In the mid 1980’s, I began having symptoms that are common to most of us with WM. I saw doctors for seven years before a diagnosis of WM finally was confirmed. But a study of prior blood tests showed high protein levels as early as 1986, and an SED rate that had grown to 100 by the time of diagnosis in 1993. My hematologist advised me that life expectancy was two-to-five years, and having had it already for a number of years, I figured my time was running out. I asked what I could do to help myself. For example, would a better diet help? My physician at the time was adamant that nothing would make a difference. All hope was taken away. I walked in a daze for about two weeks. Then, one day I let out a primal scream and told myself I would not waste one more day in fear and sadness. I started reading about the disease, and about health. And I read an inspiring book about the power of a macrobiotic diet, Recalled By Life, written by Dr. Anthony J. Sattilaro, a physician with a terminal illness. I knew that if he could live, I could live. I would find a way.
My best friend had a computer and found that there were twenty known cases of WM at the CDC, and that a “chat line” had been started by IWMF’s founder, Arnold Smokler. I got a computer and became an active participant. I learned from my research that there were some medical treatments that could lead to partial recovery. But I also knew from my background in sociology that disease can impact the body on many levels, and to rely exclusively on the medical channel would run the risk of depriving myself of other avenues of help. We began having chats several times a day with the then-known world of WM patients, and often Arnie would call me directly. He always represented the medical approach, but I relied on complementary methods of healing. My preference was to keep in reserve the few medical silver bullets as long as possible.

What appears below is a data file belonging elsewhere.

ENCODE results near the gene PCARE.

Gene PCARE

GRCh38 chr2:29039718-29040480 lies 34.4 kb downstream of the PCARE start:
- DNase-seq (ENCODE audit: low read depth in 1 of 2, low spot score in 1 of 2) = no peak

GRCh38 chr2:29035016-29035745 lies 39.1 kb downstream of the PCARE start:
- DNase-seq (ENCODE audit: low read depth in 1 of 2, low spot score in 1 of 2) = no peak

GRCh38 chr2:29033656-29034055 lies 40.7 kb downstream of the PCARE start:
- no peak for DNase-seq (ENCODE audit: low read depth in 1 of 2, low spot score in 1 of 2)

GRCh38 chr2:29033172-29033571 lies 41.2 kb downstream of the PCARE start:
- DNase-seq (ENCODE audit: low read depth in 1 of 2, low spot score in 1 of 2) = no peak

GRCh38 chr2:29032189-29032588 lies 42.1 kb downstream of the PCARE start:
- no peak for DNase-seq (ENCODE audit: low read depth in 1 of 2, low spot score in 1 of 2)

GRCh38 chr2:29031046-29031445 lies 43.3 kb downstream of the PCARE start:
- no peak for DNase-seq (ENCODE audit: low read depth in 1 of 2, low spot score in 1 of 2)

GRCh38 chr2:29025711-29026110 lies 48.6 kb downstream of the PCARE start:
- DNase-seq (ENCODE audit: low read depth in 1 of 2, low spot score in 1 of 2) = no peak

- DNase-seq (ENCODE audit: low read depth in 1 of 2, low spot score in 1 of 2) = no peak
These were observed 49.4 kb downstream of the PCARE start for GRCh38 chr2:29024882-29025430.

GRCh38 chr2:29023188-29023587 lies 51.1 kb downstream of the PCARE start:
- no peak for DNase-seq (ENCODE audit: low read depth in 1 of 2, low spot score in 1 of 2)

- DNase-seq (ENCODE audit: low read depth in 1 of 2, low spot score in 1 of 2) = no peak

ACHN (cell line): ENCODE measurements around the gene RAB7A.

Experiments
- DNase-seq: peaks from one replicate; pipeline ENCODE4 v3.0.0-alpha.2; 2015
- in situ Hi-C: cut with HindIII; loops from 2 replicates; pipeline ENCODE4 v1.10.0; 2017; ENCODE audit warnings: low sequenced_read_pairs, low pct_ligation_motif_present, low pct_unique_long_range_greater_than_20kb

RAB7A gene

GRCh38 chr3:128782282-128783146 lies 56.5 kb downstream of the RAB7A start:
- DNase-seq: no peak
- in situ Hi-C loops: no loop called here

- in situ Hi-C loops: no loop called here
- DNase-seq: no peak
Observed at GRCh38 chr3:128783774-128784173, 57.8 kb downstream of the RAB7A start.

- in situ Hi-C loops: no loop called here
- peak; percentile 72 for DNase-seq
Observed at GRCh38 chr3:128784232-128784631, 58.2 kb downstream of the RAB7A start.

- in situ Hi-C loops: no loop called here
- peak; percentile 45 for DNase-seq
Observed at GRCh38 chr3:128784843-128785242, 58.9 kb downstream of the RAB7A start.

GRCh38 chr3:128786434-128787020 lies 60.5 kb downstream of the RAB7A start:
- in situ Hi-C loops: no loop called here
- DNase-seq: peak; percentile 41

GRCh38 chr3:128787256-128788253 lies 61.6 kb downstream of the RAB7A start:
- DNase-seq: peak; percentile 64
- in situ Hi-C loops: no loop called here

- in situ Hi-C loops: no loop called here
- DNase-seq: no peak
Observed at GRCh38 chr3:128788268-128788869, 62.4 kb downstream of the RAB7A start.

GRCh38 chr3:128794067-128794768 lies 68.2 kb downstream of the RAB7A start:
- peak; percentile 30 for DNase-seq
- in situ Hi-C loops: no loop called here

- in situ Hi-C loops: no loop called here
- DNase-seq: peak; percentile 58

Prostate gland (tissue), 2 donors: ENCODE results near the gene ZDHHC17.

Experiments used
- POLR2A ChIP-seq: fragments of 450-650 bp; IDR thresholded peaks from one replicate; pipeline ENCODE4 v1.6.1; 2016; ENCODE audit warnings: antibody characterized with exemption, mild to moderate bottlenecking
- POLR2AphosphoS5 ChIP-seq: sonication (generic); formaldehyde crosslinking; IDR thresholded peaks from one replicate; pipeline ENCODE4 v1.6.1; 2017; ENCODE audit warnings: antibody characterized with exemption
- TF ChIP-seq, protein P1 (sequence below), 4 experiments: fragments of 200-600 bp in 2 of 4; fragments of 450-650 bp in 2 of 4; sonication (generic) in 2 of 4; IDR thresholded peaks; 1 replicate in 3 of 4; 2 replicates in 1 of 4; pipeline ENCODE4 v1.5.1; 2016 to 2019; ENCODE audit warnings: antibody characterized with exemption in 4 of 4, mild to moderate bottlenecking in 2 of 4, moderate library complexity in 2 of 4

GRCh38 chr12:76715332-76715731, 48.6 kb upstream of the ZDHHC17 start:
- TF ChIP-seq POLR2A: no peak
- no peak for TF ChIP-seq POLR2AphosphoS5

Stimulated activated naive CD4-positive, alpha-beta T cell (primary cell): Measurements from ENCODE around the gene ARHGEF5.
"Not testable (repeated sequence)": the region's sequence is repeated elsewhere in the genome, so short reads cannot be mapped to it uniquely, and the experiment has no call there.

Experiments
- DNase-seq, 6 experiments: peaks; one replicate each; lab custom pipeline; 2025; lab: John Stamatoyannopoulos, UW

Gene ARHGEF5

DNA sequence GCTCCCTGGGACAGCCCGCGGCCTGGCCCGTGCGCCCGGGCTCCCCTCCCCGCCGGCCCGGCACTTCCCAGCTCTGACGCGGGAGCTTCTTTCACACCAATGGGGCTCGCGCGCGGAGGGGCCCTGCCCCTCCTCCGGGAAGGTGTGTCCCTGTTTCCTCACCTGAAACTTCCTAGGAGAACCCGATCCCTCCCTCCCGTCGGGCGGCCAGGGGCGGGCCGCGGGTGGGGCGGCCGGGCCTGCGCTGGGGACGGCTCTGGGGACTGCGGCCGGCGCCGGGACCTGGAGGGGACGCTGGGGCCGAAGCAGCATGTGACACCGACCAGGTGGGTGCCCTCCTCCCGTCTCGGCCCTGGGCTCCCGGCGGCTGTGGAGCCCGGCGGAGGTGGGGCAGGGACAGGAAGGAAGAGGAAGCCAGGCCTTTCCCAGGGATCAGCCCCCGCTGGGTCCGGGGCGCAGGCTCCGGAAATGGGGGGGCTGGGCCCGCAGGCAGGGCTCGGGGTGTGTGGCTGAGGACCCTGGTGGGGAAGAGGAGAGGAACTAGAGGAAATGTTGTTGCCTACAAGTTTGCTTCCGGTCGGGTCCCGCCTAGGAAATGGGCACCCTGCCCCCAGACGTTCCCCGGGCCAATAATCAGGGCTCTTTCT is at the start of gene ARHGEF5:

Thus began my journey of taking my life back. I read everything I could get my hands on. I was reading a book about the antioxidant coenzyme Q10, and took it to my next primary physician visit. Although the product was not yet available in the U.S., I asked her if she believed it could help. I will never forget her response. It re-set the course of my life. She said she would not oppose its use, and that I did not have to choose to die of my disease. SHE GAVE ME HOPE! I jumped off her table and hugged her. Now nothing could hold me back. I changed my diet, began practicing t’ai chi, got a dog, quit a high stress job, and started seeing a nutritionist/chiropractor who prescribed supplements consistent with how my body reacted in muscle testing (kinesiology). I took a macrobiotic cooking class, and bought organic food. The change in my symptoms was dramatic and immediate. I had been very fatigued, having constant sinus infections, bronchitis, headaches, and severe bloody noses. Fortunately, I had very dear friends who rallied around me. We went on trips together. On most trips, before my body responded to the lifestyle changes I had implemented, I would often sit in the car while the others hiked around. But afterward, they could not keep up with me. I had regained great energy.